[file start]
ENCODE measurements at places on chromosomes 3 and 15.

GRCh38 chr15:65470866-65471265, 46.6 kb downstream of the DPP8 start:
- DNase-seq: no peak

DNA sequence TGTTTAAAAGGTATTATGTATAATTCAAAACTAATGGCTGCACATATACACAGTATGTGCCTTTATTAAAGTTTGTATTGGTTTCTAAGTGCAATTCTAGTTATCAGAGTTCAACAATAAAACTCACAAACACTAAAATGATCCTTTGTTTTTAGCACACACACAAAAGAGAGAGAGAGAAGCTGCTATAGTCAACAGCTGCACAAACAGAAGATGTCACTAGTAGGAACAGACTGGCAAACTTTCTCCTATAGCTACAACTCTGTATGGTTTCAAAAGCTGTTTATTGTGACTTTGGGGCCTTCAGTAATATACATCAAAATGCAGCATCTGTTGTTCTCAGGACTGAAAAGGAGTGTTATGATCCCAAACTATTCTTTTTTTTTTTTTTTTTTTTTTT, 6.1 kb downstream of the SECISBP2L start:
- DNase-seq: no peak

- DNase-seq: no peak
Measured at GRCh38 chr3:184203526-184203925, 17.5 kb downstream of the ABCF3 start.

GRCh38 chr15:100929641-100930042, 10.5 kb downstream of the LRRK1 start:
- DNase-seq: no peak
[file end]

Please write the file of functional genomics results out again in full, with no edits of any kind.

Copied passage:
ENCODE measurements at places on chromosomes 3 and 15.

GRCh38 chr15:65470866-65471265, 46.6 kb downstream of the DPP8 start:
- DNase-seq: no peak

DNA sequence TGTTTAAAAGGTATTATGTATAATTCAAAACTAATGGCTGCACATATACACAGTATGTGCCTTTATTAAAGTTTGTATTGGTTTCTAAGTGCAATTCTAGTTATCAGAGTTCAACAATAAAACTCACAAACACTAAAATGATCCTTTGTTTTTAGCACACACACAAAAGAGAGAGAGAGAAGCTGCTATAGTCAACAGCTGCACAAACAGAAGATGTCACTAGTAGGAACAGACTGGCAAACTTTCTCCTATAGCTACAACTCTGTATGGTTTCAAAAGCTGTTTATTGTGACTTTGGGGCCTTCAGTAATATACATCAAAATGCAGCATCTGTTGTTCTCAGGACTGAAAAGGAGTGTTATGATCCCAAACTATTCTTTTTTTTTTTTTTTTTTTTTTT, 6.1 kb downstream of the SECISBP2L start:
- DNase-seq: no peak

- DNase-seq: no peak
Measured at GRCh38 chr3:184203526-184203925, 17.5 kb downstream of the ABCF3 start.

GRCh38 chr15:100929641-100930042, 10.5 kb downstream of the LRRK1 start:
- DNase-seq: no peak